[Disclosure: A preview key was provided for the contents of this article]
Considering that is still unfinished, Lab Zero’s Indivisible has already received a really incredible amount of praise. Of course, that’s to be expected when you consider that it is being developed by the same team that previously created the beautifully animated and surprisingly deep Skullgirls beat-em-up. This time out, Lab Zero have decided to use their considerable talents to create a kind of Metroidvania/Action-RPG hybrid featuring a central protagonist called Ajna.
Aside from being animated to such an incredible extent that I swear you’ll probably just move her around on the screen without really doing anything specific for the first five minutes, Ajna proves to be both charismatic and handy in a fight. We learn very quickly that she can hop, jump and punch with extreme agility, but she’s also able to convince other friendly NPC’s to join her. Those NPC’s are invisible during the platforming sections, but jump immediately into the fight whenever battle is joined, with each of them taking a slot on the controllers face buttons.
It isn’t long before players are dashing into more and more challenging fights and I have to say, Indivisible is the kind of RPG that expects a certain level of strategic intelligence and dexterity from players. Not only will you need to decide when you launch difference characters into the fray based on their countdown timer, but you’ll also need to time blocks, prioritise target enemies and adjust the actual nature of each characters attack by holding directions on the D-Pad that change focused attacks to area of effect ones, for example.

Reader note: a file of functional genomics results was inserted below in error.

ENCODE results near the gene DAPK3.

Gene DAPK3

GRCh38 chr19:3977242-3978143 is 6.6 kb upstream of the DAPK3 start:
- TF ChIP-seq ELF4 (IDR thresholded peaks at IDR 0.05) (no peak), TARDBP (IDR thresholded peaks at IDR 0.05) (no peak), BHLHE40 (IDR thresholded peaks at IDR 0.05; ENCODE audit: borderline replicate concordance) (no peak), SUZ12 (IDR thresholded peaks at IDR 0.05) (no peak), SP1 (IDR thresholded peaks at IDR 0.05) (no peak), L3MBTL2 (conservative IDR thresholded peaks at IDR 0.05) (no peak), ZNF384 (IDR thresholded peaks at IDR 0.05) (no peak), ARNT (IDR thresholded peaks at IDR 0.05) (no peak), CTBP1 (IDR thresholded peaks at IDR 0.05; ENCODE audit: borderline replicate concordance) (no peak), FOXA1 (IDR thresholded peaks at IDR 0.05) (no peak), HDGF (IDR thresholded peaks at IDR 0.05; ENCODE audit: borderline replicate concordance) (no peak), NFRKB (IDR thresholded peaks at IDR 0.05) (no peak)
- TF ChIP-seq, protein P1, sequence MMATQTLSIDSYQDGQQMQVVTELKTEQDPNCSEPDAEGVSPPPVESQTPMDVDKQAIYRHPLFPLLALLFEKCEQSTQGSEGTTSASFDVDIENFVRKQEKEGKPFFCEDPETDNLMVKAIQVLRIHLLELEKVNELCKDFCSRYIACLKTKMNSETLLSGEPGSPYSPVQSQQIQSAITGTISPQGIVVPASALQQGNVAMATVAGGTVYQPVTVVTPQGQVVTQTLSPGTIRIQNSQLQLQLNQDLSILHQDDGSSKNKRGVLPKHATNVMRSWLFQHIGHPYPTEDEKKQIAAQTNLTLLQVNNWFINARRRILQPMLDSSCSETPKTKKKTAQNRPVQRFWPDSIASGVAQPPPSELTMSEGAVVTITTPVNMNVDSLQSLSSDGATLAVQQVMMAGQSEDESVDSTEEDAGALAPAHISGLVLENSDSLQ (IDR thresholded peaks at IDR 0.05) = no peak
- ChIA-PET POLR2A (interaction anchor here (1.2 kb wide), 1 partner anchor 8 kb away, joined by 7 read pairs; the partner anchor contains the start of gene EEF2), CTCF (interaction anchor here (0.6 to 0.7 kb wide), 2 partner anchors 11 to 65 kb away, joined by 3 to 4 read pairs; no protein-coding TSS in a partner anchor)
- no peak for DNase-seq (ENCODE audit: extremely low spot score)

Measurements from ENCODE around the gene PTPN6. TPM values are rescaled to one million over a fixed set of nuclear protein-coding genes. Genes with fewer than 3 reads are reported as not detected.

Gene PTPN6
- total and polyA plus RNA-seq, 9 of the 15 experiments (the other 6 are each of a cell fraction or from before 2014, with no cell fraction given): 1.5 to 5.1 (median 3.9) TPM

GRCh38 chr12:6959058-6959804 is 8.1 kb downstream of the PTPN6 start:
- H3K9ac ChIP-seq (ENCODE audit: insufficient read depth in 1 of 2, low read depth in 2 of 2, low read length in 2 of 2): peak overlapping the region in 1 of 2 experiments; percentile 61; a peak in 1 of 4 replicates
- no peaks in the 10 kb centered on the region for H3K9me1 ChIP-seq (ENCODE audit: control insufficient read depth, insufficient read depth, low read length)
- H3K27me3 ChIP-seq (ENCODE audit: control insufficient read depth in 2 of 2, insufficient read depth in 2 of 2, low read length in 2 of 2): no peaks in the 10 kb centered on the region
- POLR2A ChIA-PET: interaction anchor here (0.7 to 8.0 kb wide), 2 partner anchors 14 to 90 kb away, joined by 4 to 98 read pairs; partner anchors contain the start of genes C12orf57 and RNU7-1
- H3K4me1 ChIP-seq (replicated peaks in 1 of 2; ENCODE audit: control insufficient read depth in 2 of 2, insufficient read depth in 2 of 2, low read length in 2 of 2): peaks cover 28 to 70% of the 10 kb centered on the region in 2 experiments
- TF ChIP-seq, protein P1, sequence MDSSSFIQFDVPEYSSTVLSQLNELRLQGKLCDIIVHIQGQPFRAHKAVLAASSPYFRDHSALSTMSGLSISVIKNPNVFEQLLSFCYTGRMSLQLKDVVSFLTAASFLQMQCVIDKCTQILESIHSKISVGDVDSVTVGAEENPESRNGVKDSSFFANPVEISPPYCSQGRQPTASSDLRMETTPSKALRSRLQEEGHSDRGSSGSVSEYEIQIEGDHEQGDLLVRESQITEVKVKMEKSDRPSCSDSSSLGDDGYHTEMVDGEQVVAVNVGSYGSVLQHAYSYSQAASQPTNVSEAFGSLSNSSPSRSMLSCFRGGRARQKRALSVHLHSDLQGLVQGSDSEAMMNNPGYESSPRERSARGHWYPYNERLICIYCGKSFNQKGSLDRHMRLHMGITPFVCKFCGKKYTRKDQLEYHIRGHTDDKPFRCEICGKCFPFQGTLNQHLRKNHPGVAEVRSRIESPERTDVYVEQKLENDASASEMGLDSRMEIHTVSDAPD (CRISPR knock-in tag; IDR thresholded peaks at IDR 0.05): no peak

Whilst it may be referred to as a tactical or turn based RPG on some occasions, Indivisible is actually much more demanding than most because of its quick pace and tough encounters. Many enemies are armoured or otherwise resistant to various kinds of attack and the player must manage Iddhi, a resource that enables Ajna and her party to do essential things like block or use special attacks, for example. It’s quite a brutal system and whilst I can imagine it being off-putting for casual gamers, I expect hardcore players will absolutely adore it.
One thing Indivisible does extremely well is allow players to practice. Once the game begins, there is very little break in either combat or challenging platform sequences. In the latter, Ajna must jump and double jump her way through increasingly tough and more perilous sections, usually only to be met by more enemies once she reaches wherever it was she was going. In the preview I’ve played, there are some Metroidvania style features introduced by an axe weapon that both enables her to clear undergrowth and to scale new walls by using her axe swing as a kind of grappling tool.
All the while, Indivisible‘s exceptionally animated, cartoon graphics are accompanied by an inspirational and electrifying soundtrack courtesy of Hiroki Kikuta (of Secret of Mana fame) that really drives Ajna and her pals onwards. Story beats are so few and far between in the preview I played that I am not clear on why Anja is doing what she is (although there is undoubtedly a horde of bad guys to kill, if you needed any better reason) but I can say, the soundtrack and fast paced gameplay were generally enough to keep me moving forwards.
With platforming and combat systems that feel at least (if not more) complete than most action RPG’s, Indivisible seems as if it must be almost certain to make its scheduled release in January of 2018, although I would love to see a more fleshed out story to really round things off. As it stands, this is still an exceptionally promising title that looks and sounds fantastic, but more importantly has the kind of meticulously detailed, complex combat that fans of the genre will love. Certainly one to watch in the coming months!